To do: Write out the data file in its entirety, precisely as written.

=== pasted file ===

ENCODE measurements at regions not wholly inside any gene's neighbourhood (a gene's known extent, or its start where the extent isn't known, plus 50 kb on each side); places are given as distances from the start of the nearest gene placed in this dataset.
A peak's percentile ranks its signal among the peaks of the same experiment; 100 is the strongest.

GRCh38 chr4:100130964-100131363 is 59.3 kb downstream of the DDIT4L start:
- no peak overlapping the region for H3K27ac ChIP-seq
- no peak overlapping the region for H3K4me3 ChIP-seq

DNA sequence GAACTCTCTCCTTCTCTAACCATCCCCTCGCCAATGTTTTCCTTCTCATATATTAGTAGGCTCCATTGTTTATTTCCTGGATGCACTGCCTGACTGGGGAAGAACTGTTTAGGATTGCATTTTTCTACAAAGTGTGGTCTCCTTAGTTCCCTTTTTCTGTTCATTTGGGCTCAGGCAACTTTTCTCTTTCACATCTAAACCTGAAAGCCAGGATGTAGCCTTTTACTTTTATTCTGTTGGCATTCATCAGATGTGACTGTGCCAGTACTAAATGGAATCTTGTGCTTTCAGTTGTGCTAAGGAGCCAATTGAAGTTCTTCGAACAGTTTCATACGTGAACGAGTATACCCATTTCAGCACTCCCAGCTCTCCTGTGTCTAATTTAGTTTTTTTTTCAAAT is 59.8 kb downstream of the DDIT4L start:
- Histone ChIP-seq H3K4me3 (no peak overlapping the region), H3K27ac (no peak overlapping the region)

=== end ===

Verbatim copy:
ENCODE measurements at regions not wholly inside any gene's neighbourhood (a gene's known extent, or its start where the extent isn't known, plus 50 kb on each side); places are given as distances from the start of the nearest gene placed in this dataset.
A peak's percentile ranks its signal among the peaks of the same experiment; 100 is the strongest.

GRCh38 chr4:100130964-100131363 is 59.3 kb downstream of the DDIT4L start:
- no peak overlapping the region for H3K27ac ChIP-seq
- no peak overlapping the region for H3K4me3 ChIP-seq

DNA sequence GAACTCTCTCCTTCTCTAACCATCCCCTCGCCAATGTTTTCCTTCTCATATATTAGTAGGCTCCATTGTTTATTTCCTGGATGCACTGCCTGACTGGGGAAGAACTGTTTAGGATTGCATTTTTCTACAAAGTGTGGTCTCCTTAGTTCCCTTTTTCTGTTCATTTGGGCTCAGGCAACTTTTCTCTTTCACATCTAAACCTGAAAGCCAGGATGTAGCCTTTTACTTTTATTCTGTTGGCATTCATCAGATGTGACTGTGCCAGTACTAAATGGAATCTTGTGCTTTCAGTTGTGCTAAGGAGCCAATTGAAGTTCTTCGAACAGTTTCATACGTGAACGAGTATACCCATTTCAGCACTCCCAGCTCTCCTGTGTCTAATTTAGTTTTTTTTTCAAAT is 59.8 kb downstream of the DDIT4L start:
- Histone ChIP-seq H3K4me3 (no peak overlapping the region), H3K27ac (no peak overlapping the region)